For many people struggling with OCD, the fear that they do not actually have OCD and are merely “in denial” becomes one of their most intractable obsessions. Lauren McMeikan, MA, and Tom Corboy, MFT, of the OCD Center of Los Angeles discuss “The Denial Obsession” and how to treat it.
Obsessive Compulsive Disorder (OCD) has often been called “the doubting disease”. OCD certainly lives up to this moniker, especially for those struggling with variants of the disorder that are often informally described as “Pure Obsessional OCD” or “Pure O”. OCD plays on an individual’s greatest fears, leading sufferers to question fundamental aspects of themselves and their character. While those without OCD effortlessly dismiss most of the unexpected thoughts that pop into their consciousness, those with OCD get trapped in a seemingly endless loop of obsessions and compulsions. Some of OCD’s more common refrains include:
• “What if I’m a murderer?”
• “What if I’m secretly gay?”
• “What if I am secretly straight?”
• “What if I don’t really love my partner?”
• “What if I am a pedophile?”
• “What if I have committed a terrible sin?”
• “What if, at my core, I am a bad person with bad intentions?”
• “What if reality, as I experience it, isn’t reality at all?”
You might notice something that ties all of these phrases together – the struggle to answer the question “what if …?” This phrase strikes terror into the hearts of those grappling with OCD. These two short words introduce enough doubt and anxiety into the minds of sufferers that they feel compelled to repeatedly perform compulsive behaviors in a seemingly endless attempt to reduce or eliminate their distress.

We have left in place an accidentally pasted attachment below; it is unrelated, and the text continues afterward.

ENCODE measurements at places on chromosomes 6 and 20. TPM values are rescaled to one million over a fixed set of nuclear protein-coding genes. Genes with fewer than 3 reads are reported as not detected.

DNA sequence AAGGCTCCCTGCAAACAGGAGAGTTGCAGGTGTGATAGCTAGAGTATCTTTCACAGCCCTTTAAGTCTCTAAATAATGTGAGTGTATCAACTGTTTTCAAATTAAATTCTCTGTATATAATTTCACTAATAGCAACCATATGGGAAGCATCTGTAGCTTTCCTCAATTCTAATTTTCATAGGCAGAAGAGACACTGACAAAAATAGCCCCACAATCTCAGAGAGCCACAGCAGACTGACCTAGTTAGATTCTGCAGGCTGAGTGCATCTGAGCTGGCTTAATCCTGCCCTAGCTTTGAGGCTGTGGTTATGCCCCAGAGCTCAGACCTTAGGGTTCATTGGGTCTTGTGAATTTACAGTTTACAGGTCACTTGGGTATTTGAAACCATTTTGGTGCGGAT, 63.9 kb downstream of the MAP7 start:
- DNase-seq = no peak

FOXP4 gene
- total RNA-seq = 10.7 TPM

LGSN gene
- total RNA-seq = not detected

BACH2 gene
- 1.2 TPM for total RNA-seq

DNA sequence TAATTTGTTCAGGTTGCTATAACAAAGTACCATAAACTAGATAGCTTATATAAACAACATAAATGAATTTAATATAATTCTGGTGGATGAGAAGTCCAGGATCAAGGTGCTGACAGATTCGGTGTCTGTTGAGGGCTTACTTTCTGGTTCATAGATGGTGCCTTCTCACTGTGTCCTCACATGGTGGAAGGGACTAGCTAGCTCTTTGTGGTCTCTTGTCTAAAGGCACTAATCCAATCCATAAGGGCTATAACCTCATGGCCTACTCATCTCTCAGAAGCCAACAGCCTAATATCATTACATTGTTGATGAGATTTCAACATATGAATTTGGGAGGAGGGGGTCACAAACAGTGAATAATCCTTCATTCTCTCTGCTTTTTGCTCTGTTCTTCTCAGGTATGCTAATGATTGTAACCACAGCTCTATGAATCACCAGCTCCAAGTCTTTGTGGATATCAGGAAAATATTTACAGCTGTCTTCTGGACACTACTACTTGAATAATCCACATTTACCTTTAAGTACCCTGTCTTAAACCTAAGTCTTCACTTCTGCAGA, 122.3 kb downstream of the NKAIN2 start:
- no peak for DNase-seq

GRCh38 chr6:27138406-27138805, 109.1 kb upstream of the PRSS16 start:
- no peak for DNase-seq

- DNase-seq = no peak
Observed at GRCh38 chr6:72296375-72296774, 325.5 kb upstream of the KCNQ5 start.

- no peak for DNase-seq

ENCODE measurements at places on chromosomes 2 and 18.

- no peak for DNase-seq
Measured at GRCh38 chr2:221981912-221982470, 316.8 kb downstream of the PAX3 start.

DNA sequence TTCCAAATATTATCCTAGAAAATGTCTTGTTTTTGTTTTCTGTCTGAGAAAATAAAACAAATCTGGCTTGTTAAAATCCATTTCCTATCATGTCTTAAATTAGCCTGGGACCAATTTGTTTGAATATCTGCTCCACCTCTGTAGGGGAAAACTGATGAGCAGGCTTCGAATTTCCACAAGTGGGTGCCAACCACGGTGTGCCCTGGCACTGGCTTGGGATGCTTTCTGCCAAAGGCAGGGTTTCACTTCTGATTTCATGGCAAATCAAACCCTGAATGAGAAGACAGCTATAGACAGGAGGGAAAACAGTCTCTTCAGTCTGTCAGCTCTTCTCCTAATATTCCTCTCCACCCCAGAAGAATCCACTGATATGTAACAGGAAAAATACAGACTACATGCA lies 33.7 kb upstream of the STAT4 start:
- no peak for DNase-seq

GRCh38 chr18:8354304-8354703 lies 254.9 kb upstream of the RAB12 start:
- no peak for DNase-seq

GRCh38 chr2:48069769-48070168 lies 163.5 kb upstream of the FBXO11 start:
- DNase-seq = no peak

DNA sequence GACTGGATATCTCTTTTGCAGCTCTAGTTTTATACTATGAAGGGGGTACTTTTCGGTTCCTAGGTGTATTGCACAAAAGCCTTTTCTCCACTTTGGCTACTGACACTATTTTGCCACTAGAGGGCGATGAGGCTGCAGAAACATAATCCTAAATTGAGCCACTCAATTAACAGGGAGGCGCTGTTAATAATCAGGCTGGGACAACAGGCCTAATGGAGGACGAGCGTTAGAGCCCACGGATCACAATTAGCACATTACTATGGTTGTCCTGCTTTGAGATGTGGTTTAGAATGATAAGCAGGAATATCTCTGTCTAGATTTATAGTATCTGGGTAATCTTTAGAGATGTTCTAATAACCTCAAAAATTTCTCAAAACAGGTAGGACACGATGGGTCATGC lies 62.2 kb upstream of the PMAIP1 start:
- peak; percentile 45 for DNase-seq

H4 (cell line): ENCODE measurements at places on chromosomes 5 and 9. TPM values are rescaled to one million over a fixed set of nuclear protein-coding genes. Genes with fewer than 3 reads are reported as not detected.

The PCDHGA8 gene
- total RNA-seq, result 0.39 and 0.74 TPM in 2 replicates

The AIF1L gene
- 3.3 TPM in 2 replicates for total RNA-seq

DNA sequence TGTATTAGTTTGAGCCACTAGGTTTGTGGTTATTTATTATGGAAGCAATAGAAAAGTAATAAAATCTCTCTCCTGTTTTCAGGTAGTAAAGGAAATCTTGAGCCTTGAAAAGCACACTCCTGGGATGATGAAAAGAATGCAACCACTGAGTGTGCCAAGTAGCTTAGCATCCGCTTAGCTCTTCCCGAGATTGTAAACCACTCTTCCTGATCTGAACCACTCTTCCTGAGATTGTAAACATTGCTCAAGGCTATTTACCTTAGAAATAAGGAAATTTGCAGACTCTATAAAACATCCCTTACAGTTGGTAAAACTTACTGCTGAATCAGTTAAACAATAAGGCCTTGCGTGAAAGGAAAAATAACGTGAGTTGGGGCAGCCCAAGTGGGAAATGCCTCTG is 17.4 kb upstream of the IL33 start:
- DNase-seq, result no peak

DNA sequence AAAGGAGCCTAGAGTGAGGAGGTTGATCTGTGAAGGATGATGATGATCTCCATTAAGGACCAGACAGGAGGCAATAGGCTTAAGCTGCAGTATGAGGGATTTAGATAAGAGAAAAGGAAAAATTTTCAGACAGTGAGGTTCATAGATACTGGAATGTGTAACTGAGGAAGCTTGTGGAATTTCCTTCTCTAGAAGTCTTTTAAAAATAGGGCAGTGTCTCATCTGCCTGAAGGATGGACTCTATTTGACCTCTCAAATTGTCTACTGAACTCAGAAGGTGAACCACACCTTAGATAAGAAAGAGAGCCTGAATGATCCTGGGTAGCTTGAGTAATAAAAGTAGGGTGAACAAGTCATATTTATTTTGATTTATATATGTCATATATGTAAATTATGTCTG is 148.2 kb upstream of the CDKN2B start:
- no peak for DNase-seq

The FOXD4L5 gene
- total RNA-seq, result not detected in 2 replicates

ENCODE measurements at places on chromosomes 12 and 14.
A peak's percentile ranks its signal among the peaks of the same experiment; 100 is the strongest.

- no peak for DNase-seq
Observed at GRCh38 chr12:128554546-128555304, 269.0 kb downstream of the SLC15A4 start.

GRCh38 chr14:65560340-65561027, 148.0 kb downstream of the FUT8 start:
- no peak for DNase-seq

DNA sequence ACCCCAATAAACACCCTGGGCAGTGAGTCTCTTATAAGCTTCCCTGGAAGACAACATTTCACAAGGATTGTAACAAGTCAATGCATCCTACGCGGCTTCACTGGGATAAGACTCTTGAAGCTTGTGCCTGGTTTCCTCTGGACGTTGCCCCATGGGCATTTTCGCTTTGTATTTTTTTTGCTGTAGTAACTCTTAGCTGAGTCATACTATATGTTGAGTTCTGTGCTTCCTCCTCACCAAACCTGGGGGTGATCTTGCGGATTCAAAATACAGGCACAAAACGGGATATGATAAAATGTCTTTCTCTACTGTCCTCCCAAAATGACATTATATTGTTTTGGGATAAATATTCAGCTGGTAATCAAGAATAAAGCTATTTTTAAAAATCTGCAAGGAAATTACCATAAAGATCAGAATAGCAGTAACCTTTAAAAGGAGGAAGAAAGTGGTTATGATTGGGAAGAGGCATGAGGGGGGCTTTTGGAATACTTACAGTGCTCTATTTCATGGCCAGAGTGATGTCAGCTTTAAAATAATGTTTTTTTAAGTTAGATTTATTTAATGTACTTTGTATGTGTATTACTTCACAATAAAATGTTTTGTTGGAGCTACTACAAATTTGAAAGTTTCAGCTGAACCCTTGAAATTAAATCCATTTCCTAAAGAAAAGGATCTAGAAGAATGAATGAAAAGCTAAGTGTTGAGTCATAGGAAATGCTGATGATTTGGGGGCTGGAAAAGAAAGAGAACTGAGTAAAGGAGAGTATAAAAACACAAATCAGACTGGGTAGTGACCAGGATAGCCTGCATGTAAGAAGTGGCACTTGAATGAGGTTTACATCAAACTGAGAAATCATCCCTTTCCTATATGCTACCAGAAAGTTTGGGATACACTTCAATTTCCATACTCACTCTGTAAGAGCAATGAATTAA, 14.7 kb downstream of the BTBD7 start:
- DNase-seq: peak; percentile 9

OCD and The Denial Obsession
When most people think of the compulsions experienced by those with OCD, they think of the stereotypical hand washing or door checking seen in Hollywood films like The Aviator or As Good As It Gets. And most people with OCD do in fact have some overt compulsions such as these. However, for many with OCD, especially those struggling with any of the Pure O variants, their response to their obsessions is more likely to be in the form of internal “mental compulsions” that are less readily recognized as OCD symptoms. For these individuals OCD is, quite literally, all in their heads.
There are numerous ways in which people with OCD do mental compulsions in an effort to reduce their anxiety, including:
- Mental Checking – Purposely calling up a “bad” thought to see if it still causes distress.
- Mental Review – Compulsively ruminating on a past event in order to prove to yourself that you didn’t do something “bad”.
- Thought Neutralization – Focusing on a “good” thought or image in an effort to undo or prevent a “bad” thought or event.
- Mental Reassurance Seeking – A type of thought neutralization in which one compulsively repeats reassuring or calming statements.
As a result of these and other mental compulsions being less obvious to the outside world, many of those struggling with these types of internal rituals are more prone to discount their diagnosis of OCD, and to battle what could be described as the ultimate obsession: